25. 25. • An operational guide and training module was developed. • A Sensitization & Planning workshop with representatives from five States (UP, Assam, West Bengal and Karnataka and CMOs and DIOs of 11 districts was held on 30-31st January, 06 under the Chairpersonship of AS (J). • A time line for implementation of vaccination campaign was worked out and the vaccination campaign started from 15th May, 2006. • District level task force meeting, chaired by the District Collectors of all 11 districts was held. • Micro-plan for JE vaccination campaign at the district level was prepared.State / Dates for Campaign District Kushinagar Gorakhpur MaharajganjUttar Pradesh Deoria(15th May 06) Kheri Sidhartnagar Saint KabirnagarWest Bengal (18th June 06) Bardhaman DibrugarhAssam (2nd July 06) SibsagarKarnataka (2nd July 06) BellaryVaccine Supply Protocol: NDL/CDL for QC National Vaccine (Parallel) testing of dose in samples) Million 12- Apr 12-May 5.2 19- Apr 19-May 2.5 09-May 09-June 4 30-May 30-June 1.8Shipment Schedule: No. Quantity (×1,0000doses) Shipment before 1 520 May 12, 2006 2 250 May 19,2006 3 400 June 09,2006 4 180 June 30,2006 Total 1350Vaccine requirement:State Vaccine Requirement Vaccine Requirement (Doses) (Doses) in MillionUttar Pradesh 6140616 + 2225916 6.14 + 2.3West Bengal 2957133 2.95Assam 955663 0.95Karnataka 865488 0.86 25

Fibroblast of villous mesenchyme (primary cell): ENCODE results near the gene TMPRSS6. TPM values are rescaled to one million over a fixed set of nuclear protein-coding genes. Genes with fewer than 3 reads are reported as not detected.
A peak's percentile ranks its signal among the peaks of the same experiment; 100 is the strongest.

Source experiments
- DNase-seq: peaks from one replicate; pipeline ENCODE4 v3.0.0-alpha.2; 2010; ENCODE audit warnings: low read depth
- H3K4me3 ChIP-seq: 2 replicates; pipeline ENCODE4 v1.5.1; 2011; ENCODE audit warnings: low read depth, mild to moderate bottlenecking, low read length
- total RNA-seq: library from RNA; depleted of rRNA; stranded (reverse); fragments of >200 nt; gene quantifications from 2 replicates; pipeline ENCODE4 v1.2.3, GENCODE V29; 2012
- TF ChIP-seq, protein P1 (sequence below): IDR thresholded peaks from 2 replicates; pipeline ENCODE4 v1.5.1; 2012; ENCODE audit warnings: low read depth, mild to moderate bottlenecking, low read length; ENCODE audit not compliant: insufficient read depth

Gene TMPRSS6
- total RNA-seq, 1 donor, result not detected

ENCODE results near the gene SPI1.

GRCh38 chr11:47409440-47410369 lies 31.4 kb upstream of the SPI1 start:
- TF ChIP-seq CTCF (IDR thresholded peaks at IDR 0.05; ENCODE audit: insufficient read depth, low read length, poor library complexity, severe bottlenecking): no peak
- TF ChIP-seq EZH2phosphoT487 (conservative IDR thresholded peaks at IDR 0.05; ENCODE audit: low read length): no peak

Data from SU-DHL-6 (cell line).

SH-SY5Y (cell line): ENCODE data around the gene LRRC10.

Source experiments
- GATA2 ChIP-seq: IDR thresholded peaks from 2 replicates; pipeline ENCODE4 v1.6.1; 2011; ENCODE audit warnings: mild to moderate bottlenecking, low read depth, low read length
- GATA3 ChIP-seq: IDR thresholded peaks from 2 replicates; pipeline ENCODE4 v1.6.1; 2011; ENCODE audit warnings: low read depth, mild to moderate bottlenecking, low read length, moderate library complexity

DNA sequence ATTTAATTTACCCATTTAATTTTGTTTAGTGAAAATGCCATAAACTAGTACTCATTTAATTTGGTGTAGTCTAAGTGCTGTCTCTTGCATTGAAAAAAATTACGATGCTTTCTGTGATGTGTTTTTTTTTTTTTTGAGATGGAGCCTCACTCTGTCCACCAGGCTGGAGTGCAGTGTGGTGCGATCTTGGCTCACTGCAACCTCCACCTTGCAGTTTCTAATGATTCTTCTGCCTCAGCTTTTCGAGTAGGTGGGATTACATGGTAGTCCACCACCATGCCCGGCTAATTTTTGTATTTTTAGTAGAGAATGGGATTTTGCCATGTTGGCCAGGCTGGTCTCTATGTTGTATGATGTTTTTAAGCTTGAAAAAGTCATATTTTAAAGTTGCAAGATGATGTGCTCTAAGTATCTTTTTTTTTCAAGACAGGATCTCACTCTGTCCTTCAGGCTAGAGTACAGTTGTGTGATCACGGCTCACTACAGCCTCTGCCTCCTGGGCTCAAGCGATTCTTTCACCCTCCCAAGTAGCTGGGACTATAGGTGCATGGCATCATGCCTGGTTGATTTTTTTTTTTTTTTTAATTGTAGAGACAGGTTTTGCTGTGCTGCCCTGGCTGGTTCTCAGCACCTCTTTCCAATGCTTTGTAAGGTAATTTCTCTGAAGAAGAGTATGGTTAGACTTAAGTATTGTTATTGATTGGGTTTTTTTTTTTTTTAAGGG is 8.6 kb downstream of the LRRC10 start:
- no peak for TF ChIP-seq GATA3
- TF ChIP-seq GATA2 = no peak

26. 26. Chapter VI The vaccine use in the fieldIn this chapter a brief account of the implementation of the programme is given. Thismassive programme was implemented after much ground preparations, and a coalitionof partnership consisting of the Government of India (Immunization Division), StateGovernments, UNICEF, WHO and Program for Appropriate Technology in Health(PATH). PATH had been assisting Andhra Pradesh for JE control activities over severalyears and was helpful in conceptualizing the present programme of JE vaccination in the4 States. The monitoring of adverse events following immunization was a built-incomponent of implementation. At the end of the chapter the numbers of childrenvaccinated by geographic area and the numbers of reported AEFI are given in summarytables.Strategy in Brief • Target population : 1-15 year age group • Vaccine : Live attenuated SA-14-14-2 vaccine from CDIBP, China • Dose : Single dose • Campaign: Village to villageKey components • Center site selection • Estimation of beneficiaries • Manpower • Training • Vaccine, logistics and cold chain • Route chart for distribution of vaccine and logistics • Supervision • Recording and reporting • IEC • Referral in case of AEFIUnits • Planning : PHC • Implementation : Sub center • Vaccination site : VillageGeneral guidelines • Each village including its hamlets in the sub center area will have a immunization center assigned specifically for the village and located within the village. • Two or more villages should not be clubbed together for one immunization center • The activity should always be carried out from Booth designated as the “vaccination center” • Timing of activity – 9 AM to 5 PM • Selection - Rural o The village primary school will be the preferred site of vaccination activity o In the absence of a school , the ICDS center or a fixed site which is easily identifiable, approachable and acceptable to the community may be selected • Selection-Urban o School will be the preferred vaccination site o School site should be selected strategically to cover all children 26